The Berkshire Edge LLC is a locally owned, regional publication. Our goal is to provide – regularly and in depth – content that truly reflects the life, interests and aspirations of this unusually rich and vibrant community.
Guided by respected journalistic standards, the principle of fairness, the quest for truth, a commitment to social, economic and environmental justice, and an abiding admiration for the independent spirit of the Berkshires, The Berkshire Edge offers in-depth local news reports and features, perspectives on the arts, wide-ranging commentary, and a comprehensive calendar of events – all written, illustrated, and, in some cases performed, with wit, intelligence, insight and humor.
1. A conference in Fairlee, Vermont, addressed a radically different approach to climate change and global warming: Enriching the soil can help cool the planet. However, microbiologist Walter Jehne is convinced that fertile soil acts as a carbon sponge:
2. Alan Chartock — WAMC president, an Edge columnist, and a resident of Great Barrington — has written a tribute to Judy Grunberg, the philanthropist whose generosity has benefited so many Berkshire and eastern New York cultural institutions. She died last week:
3. We continue our series of articles examining the economy of the Berkshires — and its opportunities — in articles written by Great Barrington Selectboard member Ed Abrahams and his sidekick Pedro Pachano:
4. Score one for small schools, where students are introduced to education in an intimate environment.The one-room schoolhouse in South Egremont has been repaired and reopened just in time for this school year…It has 11 students … and its reopening is a triumph for determined advocates for the Little School That Could:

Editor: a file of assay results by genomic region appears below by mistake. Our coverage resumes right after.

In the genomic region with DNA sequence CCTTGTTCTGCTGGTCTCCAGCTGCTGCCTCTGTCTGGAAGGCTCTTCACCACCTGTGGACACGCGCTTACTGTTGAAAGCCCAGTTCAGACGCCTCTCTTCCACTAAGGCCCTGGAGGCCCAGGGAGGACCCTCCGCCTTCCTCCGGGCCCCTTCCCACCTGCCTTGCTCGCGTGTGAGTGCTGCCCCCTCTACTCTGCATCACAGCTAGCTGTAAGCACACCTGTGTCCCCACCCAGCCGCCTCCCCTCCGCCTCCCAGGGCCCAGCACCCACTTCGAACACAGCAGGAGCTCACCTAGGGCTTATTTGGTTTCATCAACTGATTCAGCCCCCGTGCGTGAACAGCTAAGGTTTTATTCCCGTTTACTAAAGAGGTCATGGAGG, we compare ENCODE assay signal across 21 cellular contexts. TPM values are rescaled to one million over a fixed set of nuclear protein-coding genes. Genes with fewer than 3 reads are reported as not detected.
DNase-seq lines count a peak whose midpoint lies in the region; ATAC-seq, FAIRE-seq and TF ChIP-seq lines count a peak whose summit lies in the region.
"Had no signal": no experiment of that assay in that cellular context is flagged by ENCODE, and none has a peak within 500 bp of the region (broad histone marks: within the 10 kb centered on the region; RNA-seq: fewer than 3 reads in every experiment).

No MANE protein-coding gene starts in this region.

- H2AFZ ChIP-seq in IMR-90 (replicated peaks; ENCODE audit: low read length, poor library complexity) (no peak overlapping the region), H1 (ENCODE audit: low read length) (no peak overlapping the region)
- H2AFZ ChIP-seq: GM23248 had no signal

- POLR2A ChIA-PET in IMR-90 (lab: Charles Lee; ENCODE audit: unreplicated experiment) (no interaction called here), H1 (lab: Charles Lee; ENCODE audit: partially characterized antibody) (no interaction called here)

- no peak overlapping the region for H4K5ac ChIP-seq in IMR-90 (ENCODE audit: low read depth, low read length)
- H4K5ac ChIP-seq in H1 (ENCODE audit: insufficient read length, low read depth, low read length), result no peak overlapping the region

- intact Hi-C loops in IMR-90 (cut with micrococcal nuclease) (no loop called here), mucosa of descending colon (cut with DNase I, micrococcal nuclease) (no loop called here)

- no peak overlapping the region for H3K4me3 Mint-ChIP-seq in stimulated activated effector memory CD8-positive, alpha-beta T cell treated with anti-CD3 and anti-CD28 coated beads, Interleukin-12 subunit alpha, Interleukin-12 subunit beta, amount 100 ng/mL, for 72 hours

5. Carolyn Newberger of Lenox is a prolific artist and writer… Not only do she and her husband Eli review performances at Tanglewood and Jacob’s Pillow, but Carolyn illustrates their reviews. And now we are publishing her series of stories — text and illustrations — focusing on exploring the forest around her home. We’re on Chapter 10, which she entitles “The Incadescence of Mushrooms”:
6. And finally here’s a wrap-up of news items: The Oldtone Music Festival begins tomorrow (Thursday, Sept. 5) and runs through Sunday, Sept. 8 in Hillsdale, N.Y.; also on Saturday the Mason Library in Great Barrington will screen ‘Leaning into the Wind,” Andy Goldsworthy’s exploration of the landscape; and as if there weren’t enough to do on Saturday, the Housatonic Valley Association and Historic New England are hosting a “leisurely paddle” along the Housatonic River in Stockbridge followed by a picnic lunch on the back porch of the Merwin House that overlooks the river. Built in 1875, the house was named “Tranquility” by its owners, William and Elizabeth Doane.